Assessing the Health and Welfare of the HCBS Population
Under Section 6086(b) of the Deficit Reduction Act, the Agency for Healthcare Research and Quality (AHRQ) was assigned to develop outcome indicators to assess the "health and welfare" of recipients of Medicaid home- and community-based services (HCBS). AHRQ also was required to use the outcome indicators to describe the health and welfare of this population.
We present the outcome indicators by individual attributes and area characteristics. Because a primary area of HCBS policy interest is the relationship between HCBS outcomes and the HCBS environment in each State, the health of the HCBS population is also described within the context of State policies and service availability.
All analyses are based on the 2005 Medicaid population as captured in the Medicaid Analytic eXtract (MAX) dataset (Centers for Medicare & Medicaid Services [CMS], 2010a). These data were merged with Medicare Provider Analysis and Review (MedPAR) files (CMS, 2010c) for the segment of the Medicaid population that was dually eligible for Medicare and Medicaid. In our analysis, we describe the Medicaid HCBS population nationally and for each State; however, pending further development and testing of the outcome indicators and potential addition of risk adjustment, we report outcome indicators and their relationship to individual, area, and State policy attributes only nationally.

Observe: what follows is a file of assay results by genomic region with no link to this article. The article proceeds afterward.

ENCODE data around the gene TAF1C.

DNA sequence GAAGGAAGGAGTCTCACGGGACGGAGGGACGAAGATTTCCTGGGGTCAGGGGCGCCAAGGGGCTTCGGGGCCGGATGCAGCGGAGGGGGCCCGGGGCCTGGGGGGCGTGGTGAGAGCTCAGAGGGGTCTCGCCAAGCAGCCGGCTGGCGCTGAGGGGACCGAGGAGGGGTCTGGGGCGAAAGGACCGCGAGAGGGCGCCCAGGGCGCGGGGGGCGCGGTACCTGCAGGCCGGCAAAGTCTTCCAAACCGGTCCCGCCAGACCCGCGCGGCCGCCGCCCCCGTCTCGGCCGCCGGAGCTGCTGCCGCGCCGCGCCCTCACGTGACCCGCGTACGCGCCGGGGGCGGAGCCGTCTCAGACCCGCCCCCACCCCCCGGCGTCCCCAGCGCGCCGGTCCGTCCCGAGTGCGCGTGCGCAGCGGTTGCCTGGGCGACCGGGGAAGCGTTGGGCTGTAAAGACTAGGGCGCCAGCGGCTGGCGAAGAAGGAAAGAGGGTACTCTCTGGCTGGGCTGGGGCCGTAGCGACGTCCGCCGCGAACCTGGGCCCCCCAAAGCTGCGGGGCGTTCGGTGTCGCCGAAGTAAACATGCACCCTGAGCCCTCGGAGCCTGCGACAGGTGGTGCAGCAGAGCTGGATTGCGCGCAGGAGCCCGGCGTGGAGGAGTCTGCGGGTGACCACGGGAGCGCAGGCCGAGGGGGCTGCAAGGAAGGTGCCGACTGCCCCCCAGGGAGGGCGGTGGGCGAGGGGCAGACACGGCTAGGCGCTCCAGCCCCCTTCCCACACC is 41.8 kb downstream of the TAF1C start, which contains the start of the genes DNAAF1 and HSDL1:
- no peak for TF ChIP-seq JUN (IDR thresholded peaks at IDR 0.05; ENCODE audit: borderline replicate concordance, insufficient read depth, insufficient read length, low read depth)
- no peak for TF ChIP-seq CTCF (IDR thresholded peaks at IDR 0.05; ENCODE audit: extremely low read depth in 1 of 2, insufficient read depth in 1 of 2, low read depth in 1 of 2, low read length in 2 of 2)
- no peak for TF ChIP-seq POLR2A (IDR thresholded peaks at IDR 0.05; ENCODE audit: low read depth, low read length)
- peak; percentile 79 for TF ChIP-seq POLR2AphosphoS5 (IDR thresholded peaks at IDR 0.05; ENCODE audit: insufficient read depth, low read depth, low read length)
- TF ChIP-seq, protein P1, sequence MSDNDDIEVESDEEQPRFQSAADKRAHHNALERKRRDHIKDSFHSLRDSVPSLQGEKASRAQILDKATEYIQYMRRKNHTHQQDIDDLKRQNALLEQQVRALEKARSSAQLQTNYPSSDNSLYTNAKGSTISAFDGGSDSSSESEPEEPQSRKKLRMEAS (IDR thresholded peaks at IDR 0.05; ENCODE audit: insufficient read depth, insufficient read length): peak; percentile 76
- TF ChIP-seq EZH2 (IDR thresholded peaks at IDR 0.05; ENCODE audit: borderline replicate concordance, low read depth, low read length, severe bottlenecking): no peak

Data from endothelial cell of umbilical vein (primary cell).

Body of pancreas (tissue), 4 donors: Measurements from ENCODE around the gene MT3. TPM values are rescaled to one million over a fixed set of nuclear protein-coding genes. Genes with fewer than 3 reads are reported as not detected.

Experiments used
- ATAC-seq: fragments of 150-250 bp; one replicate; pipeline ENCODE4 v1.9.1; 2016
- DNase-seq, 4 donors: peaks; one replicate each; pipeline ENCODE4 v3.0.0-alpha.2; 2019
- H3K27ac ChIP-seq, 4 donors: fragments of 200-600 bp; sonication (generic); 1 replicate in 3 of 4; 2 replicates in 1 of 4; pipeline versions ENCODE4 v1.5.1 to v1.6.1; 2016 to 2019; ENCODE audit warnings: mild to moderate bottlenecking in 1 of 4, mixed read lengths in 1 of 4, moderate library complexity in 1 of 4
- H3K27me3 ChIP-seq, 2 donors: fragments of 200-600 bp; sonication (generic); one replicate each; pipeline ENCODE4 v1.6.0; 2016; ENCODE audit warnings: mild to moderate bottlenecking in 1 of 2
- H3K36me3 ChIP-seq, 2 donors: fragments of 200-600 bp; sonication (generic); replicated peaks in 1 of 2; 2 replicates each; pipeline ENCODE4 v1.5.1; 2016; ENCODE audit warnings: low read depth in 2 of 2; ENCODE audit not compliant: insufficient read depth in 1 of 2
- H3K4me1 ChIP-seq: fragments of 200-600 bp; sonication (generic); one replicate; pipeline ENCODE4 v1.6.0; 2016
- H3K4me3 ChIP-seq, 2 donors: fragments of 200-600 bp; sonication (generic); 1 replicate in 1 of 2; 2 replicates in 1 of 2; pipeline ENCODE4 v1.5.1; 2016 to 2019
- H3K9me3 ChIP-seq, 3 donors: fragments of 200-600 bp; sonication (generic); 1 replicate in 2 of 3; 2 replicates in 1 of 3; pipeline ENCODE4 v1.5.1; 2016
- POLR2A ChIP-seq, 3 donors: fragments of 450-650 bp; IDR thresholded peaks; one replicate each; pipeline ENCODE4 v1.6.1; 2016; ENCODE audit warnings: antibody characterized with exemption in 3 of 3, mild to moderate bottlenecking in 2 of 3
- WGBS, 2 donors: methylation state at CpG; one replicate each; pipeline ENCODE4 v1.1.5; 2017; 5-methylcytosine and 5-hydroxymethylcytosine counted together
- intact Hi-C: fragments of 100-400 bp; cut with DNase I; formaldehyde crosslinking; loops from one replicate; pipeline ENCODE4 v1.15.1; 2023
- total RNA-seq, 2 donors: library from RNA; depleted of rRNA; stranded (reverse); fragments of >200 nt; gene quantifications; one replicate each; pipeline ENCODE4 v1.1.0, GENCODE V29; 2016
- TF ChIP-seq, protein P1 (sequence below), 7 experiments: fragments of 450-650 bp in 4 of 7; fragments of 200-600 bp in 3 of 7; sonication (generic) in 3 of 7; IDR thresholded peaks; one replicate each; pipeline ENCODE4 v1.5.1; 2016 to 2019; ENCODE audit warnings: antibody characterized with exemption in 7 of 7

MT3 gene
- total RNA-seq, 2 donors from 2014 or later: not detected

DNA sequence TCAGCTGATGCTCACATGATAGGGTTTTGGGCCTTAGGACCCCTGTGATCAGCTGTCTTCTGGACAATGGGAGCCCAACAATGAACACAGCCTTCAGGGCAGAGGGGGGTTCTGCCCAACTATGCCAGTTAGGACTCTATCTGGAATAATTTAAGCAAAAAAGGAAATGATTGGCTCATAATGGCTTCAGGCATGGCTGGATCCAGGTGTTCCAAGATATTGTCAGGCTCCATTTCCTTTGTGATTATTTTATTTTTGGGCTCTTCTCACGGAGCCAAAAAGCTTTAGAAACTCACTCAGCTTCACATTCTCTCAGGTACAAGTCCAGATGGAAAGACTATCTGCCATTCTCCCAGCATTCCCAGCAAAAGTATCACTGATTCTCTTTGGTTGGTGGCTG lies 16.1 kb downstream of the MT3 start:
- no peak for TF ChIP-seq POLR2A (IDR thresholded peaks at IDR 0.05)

This report has five sections:
- Our approach to defining the HCBS population and four main subpopulations, followed by our findings in terms of characteristics of HCBS recipients.
- Availability and use of Medicaid HCBS services, including both State plan and waiver services.
- Hospital admission outcome indicators used in this report to assess the health and well-being of the HCBS population.
- Rates of outcome indicators for the HCBS population by various personal and policy contextual attributes of potential interest, including by HCBS subpopulation, demographics, service availability and use, State Medicaid policy environment, area-level age and race, socioeconomic status, supply of health care providers, and area-level health characteristics of the population.
The main body of the report (including references) is followed by a technical appendix, which describes the data sources used and the source and detailed definition of each variable used in the report.